Whedon made some interesting choices with some of the characters-- in particular (highlight the space between the brackets to reveal minor spoilers) [not all of the main characters survive the film]-- which have me wondering if he planned things that way from the beginning or changed course to better serve the needs of a motion picture. Would things have wound up differently had the series been allowed to run its course?

The ultimate answer to the question of why the Alliance wants River turns out to be a bit of a letdown, if only because it was invented from whole cloth. Babylon 5 creator and former Murder, She Wrote producer J. Michael Straczynski once said that before you fire a gun, you need to have a shot of it sitting on the mantle. That's why every Bond movie includes a scene with Q demonstrating 007's gadgetry-- so when it actually gets used in the plot, it won't seem like it was pulled out of thin air. And that's actually a very ham-fisted solution to the problem. Far better is to show us the gun without having us realize it's a gun. Whedon set up the Reavers quite effectively in the television series, for example, with the result that their role in the film works. But the bug up the Alliance's butt-- the particular thing they're afraid people will discover-- came more or less out of nowhere. Perhaps the series just ended before Whedon could work in the setup, or perhaps this wasn't quite the payoff he'd planned when the show began.

The characters, however, remain faithful to their established selves-- particularly Mal, whose journey rings especially true. I have other quibbles-- the editing in the climactic space battle made things difficult to follow, some of the series regulars were given short shrift in the screenplay, and the groovy theme song was noticable in its absence-- but I left the theater remarkably satisfied.

Comments (4) | last by Steve Dupree, Oct 31, 3:14 PM

Prison Break

I don't care how much I loved my wrongly-imprisoned, soon-to-be-executed brother, or how determined I was to free him by any means necessary. If I went from a white-collar world to a high-security prison, got caught in a race riot, and had two of my toes brutally snipped by a hedge clipper, my resolve would be shaken. Not so with Michael Scofield, protagonist of Fox's high-concept Prison Break. Save for a moment when someone literally died in his arms, in five weeks we haven't seen him crack or waver. I'm not sure if that's a good or bad thing. It'd certainly be more realistic to see him freak out a little, but it would also undermine the bedrock upon which the show is based. It's vital for us to believe that Michael has the intelligence, resourcefulness, courage and fortitude to conceive of and execute his plan, or else the entire series goes down the crapper. Despite the ex-girlfriend lawyer, the doomed brother's ex-wife and son, and the cell mate's fiancee, at its core this is a caper story. We're tuning in to see the details of Scofield's plan unfold and watch him succeed. Sure, we might pick apart the details-- there was no real reason for him to tattoo "Schweitzer" on himself, the Secret Service guys have thusfar been too prescient and omnipotent-- but a caper is all about the cleverness and intricacy of the plan, of seeing the bits and pieces of the Rube Goldberg machine drop into place and make magic. And at that level, Prison Break does not disappoint.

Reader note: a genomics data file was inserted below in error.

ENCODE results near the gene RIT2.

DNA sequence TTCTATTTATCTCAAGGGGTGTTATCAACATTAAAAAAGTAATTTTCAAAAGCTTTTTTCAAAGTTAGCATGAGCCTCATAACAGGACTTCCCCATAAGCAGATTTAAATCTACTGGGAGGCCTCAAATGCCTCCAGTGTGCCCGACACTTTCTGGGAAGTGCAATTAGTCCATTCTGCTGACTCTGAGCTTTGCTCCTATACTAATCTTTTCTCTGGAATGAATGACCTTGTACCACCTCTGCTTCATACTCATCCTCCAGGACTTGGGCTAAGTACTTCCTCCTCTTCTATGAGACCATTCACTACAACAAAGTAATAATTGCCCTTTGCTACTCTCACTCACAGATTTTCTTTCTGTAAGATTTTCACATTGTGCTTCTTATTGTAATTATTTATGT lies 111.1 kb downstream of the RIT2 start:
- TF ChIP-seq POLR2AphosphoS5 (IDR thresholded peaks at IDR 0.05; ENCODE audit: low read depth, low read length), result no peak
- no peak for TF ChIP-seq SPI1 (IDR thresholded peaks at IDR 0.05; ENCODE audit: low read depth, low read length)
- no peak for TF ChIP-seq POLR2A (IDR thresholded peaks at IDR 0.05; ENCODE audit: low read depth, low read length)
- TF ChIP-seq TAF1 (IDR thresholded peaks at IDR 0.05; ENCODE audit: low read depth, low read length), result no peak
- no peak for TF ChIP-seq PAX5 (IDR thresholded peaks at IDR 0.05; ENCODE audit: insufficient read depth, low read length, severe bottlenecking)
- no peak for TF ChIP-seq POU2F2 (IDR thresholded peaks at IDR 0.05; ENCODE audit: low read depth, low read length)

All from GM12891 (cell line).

Unlike most high-concept shows, this one actually seems to have a plan. Plot points are introduced multiple episodes before they pay off, increasing the viewer's satisfaction when they do. The real question is how the producers plan to parlay this into a second season. A show like this wants to have a beginning, middle, and most of all an end. I'll have no problem if, after breaking out, our heroes then discover a need to break back in. But once the underlying conspiracy to frame Michael's brother Lincoln is thwarted, it would stretch credulity beyond repair for the same characters to get involved in a second escape. And when your show's called Prison Break, you don't have much flexibility in your subject matter. So I'm hoping the producers are wise enough to make this season a self-contained story, and focus on a new set of characters should a second season come about. Because I'm willing to do my time for 26 episodes, but if this story hasn't wrapped up by then I'm busting out.

Comments (2) | last by Nichole, Dec 4, 6:40 AM

Apes Online